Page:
Graduate student Stephanie Bora rides the bus, sometimes early in the morning, and wants to be able to take a cup of coffee along.
While she praised Centre Area Transportation Authority bus service generally on Monday, she asked CATA’s board of directors to reconsider the policy on taking beverages on board.
Bora, of Lemont, was one of three people who offered comments as part of the board’s annual public hearing during its February meeting.
While Bora said she was told, upon calling CATA about the issue, that bus drivers experience more spills than previously and that it’s expensive to clean the buses, she said other students have said they won’t ride the bus if they can’t take coffee.
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General Manager Hugh Mose said CATA changed that policy last fall, after experiencing an increase in late-night behavior problems, leading to more spills. With more than two dozen new buses on the roads, he said staff wanted to protect them.
The policy states a beverage cup must be completely sealed. While cafe cups are allowed, the drink spout must have a stopper to be permitted.
“It’s been a challenge for us,” said Mose, who added he’s also a coffee drinker.
Operations staff continue to review the policy and are considering offering the spout stoppers to riders who need one to follow the rules.
Mike Shigley, of State College, offered two suggestions based on proposed service changes for this fall, related to four new student apartment complexes set to open this fall on or near current CATA routes.
As explained by service manager Eric Bernier, those are the only route expansions expected, “due to the number of buses available during peak service hours” and will affect the R (Waupelani Drive), HP (Toftrees), M (Nittany Mall) and W (Valley Vista) routes.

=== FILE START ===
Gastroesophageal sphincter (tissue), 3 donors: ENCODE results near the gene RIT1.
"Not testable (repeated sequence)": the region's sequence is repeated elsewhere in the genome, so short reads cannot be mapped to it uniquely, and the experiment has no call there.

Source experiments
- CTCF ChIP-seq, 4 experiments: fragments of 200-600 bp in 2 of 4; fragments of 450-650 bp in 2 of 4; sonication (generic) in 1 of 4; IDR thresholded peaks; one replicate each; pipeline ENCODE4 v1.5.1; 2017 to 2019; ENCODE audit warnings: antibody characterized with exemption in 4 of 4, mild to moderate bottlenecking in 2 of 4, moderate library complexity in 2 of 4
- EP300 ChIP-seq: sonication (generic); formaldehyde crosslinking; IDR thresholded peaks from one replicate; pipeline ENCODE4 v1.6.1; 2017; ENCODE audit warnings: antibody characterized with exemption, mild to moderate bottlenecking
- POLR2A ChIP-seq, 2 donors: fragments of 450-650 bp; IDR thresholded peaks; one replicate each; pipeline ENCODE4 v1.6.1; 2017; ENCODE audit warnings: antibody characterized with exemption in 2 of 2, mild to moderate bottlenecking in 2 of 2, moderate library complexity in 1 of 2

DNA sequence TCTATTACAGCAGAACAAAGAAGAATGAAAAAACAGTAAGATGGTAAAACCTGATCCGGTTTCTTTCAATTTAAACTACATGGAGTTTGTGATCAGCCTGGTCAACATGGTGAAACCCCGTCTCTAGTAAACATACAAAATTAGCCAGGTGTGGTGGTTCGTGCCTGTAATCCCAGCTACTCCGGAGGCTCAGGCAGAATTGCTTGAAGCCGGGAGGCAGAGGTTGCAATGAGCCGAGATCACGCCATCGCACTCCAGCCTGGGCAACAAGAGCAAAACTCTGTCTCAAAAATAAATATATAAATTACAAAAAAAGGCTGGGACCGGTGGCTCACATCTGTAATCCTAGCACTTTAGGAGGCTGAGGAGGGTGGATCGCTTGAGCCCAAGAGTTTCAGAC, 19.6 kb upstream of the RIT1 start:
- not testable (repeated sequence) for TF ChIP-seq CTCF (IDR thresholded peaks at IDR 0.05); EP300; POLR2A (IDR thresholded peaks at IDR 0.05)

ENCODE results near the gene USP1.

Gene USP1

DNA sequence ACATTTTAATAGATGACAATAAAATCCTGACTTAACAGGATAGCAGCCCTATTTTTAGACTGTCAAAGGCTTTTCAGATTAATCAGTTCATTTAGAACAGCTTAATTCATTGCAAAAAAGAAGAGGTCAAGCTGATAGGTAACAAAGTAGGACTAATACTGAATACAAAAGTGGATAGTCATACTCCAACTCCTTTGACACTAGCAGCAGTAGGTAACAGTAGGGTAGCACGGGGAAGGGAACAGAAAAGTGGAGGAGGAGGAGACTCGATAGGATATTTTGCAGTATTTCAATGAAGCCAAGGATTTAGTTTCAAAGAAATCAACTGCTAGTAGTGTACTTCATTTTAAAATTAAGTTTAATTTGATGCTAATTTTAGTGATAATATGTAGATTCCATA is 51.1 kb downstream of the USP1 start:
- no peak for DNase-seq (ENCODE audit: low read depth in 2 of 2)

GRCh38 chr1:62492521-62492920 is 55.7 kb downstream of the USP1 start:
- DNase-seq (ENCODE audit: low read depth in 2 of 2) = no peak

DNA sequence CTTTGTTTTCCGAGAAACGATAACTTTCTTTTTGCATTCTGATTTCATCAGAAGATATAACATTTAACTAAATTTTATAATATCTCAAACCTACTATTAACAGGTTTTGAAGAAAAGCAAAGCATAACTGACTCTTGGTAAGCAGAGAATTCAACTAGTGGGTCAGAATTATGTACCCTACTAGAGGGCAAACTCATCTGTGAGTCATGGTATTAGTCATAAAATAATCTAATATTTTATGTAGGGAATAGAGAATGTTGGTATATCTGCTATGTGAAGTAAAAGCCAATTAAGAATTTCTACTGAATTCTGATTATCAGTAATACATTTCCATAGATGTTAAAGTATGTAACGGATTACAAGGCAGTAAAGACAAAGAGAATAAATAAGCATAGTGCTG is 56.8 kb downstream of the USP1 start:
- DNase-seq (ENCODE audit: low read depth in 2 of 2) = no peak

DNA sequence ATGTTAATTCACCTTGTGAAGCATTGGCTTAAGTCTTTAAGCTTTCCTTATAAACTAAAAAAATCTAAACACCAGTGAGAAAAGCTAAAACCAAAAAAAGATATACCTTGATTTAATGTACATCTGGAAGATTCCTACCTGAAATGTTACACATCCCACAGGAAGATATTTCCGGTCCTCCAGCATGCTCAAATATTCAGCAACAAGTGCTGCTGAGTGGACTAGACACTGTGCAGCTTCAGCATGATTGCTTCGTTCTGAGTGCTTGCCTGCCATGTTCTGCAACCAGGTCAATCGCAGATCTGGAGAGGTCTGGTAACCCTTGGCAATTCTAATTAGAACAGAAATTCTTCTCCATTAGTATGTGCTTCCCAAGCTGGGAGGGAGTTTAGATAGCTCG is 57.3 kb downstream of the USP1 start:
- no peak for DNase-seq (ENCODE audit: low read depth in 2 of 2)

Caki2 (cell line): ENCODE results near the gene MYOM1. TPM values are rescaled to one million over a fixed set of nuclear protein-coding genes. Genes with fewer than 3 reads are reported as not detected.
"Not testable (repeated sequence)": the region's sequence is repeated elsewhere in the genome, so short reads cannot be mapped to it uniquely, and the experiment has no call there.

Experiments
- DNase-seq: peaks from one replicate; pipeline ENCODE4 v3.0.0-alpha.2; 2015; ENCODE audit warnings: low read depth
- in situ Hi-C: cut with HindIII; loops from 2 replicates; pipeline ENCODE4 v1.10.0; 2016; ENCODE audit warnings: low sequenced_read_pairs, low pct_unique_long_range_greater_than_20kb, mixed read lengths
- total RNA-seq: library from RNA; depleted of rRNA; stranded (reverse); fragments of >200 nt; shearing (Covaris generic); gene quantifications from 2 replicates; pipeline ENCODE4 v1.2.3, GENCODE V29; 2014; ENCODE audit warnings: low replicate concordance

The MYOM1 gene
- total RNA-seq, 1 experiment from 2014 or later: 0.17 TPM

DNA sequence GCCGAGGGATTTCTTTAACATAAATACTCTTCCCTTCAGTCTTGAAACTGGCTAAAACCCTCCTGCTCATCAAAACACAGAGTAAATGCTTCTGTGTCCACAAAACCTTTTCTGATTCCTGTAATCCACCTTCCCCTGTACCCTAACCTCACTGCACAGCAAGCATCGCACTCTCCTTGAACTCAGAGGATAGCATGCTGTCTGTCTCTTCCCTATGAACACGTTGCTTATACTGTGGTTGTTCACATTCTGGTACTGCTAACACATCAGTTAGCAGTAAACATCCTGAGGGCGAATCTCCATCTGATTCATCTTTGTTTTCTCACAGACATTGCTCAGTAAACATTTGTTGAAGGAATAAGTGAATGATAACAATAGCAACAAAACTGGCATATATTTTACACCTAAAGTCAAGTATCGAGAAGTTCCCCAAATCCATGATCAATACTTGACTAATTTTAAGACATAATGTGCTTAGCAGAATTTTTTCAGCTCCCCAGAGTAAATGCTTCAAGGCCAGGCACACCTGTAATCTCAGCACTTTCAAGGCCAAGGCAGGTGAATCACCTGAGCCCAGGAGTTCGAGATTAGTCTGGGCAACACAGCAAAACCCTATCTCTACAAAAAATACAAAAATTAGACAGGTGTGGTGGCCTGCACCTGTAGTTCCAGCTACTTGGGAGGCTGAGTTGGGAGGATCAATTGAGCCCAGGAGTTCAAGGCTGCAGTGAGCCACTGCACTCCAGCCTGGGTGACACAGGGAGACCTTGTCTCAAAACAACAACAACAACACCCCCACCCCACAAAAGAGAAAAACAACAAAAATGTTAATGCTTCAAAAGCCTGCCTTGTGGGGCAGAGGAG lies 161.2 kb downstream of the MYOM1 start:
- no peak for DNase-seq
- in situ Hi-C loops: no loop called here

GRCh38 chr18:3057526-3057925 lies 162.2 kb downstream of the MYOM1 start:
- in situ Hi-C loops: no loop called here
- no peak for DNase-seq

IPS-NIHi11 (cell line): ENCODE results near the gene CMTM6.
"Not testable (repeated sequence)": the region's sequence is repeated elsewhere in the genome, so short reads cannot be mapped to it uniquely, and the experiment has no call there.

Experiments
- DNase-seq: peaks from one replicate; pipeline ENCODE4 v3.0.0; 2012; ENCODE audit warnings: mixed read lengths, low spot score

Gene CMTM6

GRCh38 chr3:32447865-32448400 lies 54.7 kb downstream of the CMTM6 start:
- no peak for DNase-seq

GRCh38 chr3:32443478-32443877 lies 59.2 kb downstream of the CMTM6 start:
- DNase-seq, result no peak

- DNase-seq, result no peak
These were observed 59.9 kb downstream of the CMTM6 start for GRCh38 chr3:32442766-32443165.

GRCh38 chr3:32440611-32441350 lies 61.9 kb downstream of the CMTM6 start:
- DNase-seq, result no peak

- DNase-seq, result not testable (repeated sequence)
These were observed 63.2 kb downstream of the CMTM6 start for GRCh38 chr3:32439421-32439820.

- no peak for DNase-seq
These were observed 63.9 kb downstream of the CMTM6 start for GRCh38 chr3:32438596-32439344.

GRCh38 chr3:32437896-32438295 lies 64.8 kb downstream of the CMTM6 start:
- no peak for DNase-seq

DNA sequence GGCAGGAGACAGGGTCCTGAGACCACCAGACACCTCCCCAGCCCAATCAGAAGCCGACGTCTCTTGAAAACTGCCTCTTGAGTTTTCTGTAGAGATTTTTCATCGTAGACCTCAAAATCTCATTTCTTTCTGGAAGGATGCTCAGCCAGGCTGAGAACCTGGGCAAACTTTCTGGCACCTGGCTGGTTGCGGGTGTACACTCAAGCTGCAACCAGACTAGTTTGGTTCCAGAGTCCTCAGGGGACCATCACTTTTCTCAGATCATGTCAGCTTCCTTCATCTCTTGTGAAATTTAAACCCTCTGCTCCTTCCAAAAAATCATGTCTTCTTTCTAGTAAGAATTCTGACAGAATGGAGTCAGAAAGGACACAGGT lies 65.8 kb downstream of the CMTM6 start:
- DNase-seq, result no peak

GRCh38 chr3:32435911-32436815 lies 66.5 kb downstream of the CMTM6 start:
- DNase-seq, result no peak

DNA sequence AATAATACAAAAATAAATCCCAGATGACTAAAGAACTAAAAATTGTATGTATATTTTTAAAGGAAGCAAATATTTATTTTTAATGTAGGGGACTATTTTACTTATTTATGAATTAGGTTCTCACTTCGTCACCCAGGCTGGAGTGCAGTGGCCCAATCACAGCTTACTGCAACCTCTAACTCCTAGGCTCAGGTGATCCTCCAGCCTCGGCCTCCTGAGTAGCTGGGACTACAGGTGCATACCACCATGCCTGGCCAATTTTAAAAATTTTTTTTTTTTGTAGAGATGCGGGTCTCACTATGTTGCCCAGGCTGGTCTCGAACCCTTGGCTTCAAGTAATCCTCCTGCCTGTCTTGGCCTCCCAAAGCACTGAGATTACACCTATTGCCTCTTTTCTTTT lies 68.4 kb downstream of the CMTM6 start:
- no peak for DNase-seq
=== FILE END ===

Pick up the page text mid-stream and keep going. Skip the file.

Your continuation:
On the HP, M and W routes, Bernier said CATA hopes to improve trip frequency, Saturday hours and service to their other destinations.
“Ironically, as we went through this, we can’t help but notice these will help us restore service on the W and HP that we had to cut just a few years ago,” he said, as well as increasing the frequency of the R route, which he said has been a longtime need without the necessary resources.
Shigley suggested that, when a new development must offer something to the municipality through the approval process, that it buy new buses instead of funding road improvements. At The Retreat, on Waupelani Drive, for example, developers paid $100,000 to College Township for area road improvements.
“We have some very large developments coming on,” Shigley said. “You’re down to almost no backup buses by using all of your surplus.”
He also suggested the board consider a program in which the complexes pay in advance for bus passes, instead of the current practice of paying 93 cents per resident ride of the $1.50 bus fare.
Finally, Jolley Harris, of Bellefonte, praised changes made to the X route, which runs to the borough and Pleasant Gap. Last fall the route was extended to the new Weis Markets store in Spring Township and separated from the M.
“The changes to the X have been very, very good in terms of on-time performance and more direct routing into State College,” he said.
Harris only asked that the board consider an extra stop where the X and M routes cross at the mall, allowing passengers to exit instead of riding to Walmart and Sam’s Club before returning to the mall.